THIS column is not designed for straddling the fence, but there have been a couple of disputes this week where the need for compassion has clouded the issue.

Firstly, the Wycombe footballer who was sent off for rapturously removing his shirt when they scored the winning goal in the FA Cup quarter-final at Leicester.

It earned him his second yellow card and generally I have not a shred of sympathy for footballers who are either still unaware or, more likely, choose to ignore that this is a bookable offence.

But Steve Brown wanted to reveal a T-shirt which carried a message to his 15-month old son Maxwell, who has had around 20 operations after being born with his stomach unconnected to his throat.

Maxwell was Wycombe's mascot for the day, and it would be perfectly understandable if the emotion of a wonderful moment persuaded his dad to say "hang the consequences."

The ref wasn't to know the circumstances, of course, but there's a clear case for leniency here and hopefully Brown's yellow card will be rescinded.

Secondly, small-time racehorse trainer Julian Poulton was told by an owner that his horse would be taken to another stable if it did not run at nearby Plumpton on Monday. At the same time the trainer was ordered by his landlord to stay at home.

Quite a dilemma, but on reflection I side with the landlord, and the fear of eviction duly outweighed the threat of losing one horse, which was withdrawn from the race.

The racing industry is apparently the sixth biggest employer in the country, which is no doubt the main reason why it is deemed safe to continue at some courses, despite the cries of "scandalous" from across the Irish Sea.

Although you would have thought horses and farming were closely linked, there's no doubt some horse lovers lead a very blinkered existence. They can speak in extremely plummy and authoritarian tones yet know next to nothing about what's going on outside their own little world.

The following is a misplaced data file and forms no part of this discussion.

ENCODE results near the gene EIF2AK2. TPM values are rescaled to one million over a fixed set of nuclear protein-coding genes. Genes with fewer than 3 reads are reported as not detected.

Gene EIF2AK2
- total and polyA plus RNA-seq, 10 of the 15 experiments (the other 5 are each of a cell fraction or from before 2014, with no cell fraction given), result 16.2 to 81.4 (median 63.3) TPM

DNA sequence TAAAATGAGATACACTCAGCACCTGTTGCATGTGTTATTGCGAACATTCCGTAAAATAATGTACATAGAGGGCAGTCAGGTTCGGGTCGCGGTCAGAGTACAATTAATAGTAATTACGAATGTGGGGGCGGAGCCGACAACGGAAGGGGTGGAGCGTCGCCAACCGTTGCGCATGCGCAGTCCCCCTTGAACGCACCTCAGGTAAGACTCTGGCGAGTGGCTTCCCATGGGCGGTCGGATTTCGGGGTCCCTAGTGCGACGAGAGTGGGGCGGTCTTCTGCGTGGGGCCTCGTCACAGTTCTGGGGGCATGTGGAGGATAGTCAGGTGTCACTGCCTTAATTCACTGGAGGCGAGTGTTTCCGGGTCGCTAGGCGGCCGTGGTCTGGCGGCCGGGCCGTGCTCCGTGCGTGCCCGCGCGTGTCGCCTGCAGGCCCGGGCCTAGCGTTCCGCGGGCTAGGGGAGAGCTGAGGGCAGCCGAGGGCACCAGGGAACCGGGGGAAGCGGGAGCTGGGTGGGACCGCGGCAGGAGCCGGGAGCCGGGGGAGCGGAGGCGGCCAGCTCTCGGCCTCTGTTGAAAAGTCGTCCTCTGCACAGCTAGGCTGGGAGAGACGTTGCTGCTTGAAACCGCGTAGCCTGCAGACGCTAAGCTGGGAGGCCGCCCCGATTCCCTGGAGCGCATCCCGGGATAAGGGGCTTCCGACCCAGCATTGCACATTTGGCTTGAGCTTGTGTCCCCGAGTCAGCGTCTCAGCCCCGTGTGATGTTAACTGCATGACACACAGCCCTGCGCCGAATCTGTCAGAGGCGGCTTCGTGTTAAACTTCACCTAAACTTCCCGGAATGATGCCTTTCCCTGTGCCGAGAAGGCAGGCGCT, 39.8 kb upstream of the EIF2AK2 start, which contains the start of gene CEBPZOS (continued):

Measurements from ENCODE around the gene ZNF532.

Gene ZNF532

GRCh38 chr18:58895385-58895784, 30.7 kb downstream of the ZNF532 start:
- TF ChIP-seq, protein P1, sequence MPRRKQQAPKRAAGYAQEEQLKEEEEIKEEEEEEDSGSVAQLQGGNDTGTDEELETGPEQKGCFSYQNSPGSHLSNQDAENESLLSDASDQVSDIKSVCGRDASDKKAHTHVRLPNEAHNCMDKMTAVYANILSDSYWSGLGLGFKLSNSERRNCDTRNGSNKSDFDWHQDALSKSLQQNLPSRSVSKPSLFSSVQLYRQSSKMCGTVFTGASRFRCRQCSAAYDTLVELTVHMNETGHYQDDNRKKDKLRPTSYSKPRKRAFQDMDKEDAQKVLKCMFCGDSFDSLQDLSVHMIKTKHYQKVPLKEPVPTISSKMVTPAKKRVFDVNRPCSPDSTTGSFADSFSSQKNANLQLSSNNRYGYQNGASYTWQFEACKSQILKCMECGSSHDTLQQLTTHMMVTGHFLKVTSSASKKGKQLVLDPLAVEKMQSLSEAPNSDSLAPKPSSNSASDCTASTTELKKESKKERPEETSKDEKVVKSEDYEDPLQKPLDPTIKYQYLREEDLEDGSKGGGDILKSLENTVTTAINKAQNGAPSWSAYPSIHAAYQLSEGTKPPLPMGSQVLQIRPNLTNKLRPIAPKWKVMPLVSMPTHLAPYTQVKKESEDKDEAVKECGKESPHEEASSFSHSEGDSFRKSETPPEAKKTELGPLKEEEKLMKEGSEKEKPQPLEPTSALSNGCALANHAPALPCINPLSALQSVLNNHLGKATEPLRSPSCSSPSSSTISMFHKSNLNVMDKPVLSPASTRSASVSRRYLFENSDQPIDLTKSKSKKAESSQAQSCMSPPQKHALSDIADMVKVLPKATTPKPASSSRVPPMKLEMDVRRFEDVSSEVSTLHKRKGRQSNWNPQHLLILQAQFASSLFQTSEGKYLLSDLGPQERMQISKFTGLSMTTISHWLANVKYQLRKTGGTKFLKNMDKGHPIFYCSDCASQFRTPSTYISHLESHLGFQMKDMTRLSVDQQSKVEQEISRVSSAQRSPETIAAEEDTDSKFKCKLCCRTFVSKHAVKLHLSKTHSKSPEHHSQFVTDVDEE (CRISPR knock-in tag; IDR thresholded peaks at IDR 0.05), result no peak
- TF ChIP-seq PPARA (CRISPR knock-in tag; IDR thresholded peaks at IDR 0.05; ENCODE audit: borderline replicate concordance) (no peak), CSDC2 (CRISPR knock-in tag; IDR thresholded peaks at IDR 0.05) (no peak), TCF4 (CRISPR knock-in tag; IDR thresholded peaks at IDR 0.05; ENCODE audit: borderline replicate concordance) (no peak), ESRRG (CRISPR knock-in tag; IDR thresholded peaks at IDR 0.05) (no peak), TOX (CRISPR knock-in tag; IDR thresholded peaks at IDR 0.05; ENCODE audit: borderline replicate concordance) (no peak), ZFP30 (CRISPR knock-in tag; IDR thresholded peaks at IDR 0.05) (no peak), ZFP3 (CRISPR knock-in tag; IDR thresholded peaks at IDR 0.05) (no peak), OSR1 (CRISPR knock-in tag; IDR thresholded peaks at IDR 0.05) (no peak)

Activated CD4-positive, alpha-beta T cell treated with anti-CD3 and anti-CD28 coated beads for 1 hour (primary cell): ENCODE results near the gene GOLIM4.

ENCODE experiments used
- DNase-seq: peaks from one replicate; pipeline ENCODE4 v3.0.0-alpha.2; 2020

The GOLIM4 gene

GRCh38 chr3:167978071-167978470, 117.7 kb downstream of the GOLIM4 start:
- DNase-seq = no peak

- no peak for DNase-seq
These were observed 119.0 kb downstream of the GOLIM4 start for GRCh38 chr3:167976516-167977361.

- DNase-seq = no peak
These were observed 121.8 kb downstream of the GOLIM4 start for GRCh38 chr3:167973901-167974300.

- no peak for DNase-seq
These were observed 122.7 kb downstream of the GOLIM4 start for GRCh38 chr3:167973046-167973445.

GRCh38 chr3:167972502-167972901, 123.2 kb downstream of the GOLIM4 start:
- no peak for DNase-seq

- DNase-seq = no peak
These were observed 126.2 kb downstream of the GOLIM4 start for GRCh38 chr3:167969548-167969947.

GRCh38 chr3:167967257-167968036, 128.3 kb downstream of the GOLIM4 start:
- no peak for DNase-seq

Ah well, at least that's got me off the fence.

FOLLOWING last week's observation about the sudden surge of Singhs in the sporting world, another one emerged this week when Harbhajan of that ilk took a hat-trick against Australia.

A 20-year-old Sikh from Jullundur, the off-spinner went on to finish with 13 wickets in the match as the Aussies' 16-match winning run came to an astonishing end.

It seemed the hat-trick had been to no avail as the man who watched from the other end while Ricky Ponting, Adam Gilchrist and Shane Warne fell to successive balls is the greatest backs-to-the-wall batsman of his generation.

Given a choice between Steve Waugh and Graeme Hick to dig you out of a hole at No 6 would be like choosing between Tommy Cooper and Ben Elton to give you a laugh.

Waugh's 25th Test century - most of them forged in adversity - carried Australia from a slightly rocky 269 for eight to 445 all out, while Hick contributed 16 runs in the match to England's second Test win against Sri Lanka.

He must now have proved beyond all doubt that he can't stand the heat of Test cricket and hopefully Michael Vaughan will cement his place to face the Aussies this summer.

It's hugely reassuring to find they are not invincible, although it's doubtful whether we can find a track flat and easy-paced enough for one of our batsmen to make 281.

THE usual etiquette for a football chairman, on hearing his club has been awarded an international, is to declare that he's absolutely over the moon.

Newcastle's Freddy Shepherd, however, chose to label it a "disgrace" that England had not been back to St James' Park for 63 years.

He's right, of course, and perhaps when the Geordies raise the roof and inspire Sven's men to a big win the proposed rebuilding of Wembley will look even more farcical.

The latest brainwave from the men in suits in our gridlocked capital is to build a stadium on Hackney Marshes to stage the 2012 Olympics. Make it 3012 and we might be ready on time.

AS Michael Schumacher and the rest of the Scalextric team start to rev up for another jaunt in Malaysia this weekend I hear someone has invented a car which will run off rotting vegetables.

As one of my gripes about motor racing - apart from it being so boring - is that it's a disgraceful waste of fuel, I look forward to the day when pit-stops are enlivened by a highly-trained team of mechanics shovelling piles of half-decayed carrots, turnips and sprouts into the tank.

A LETTER sent to members of the Cricket Writers' Club last week ended with the words: "Cricket continues to be a civilised oasis in an increasingly philistine desert."

The sentiment is admirable; unfortunately the timing isn't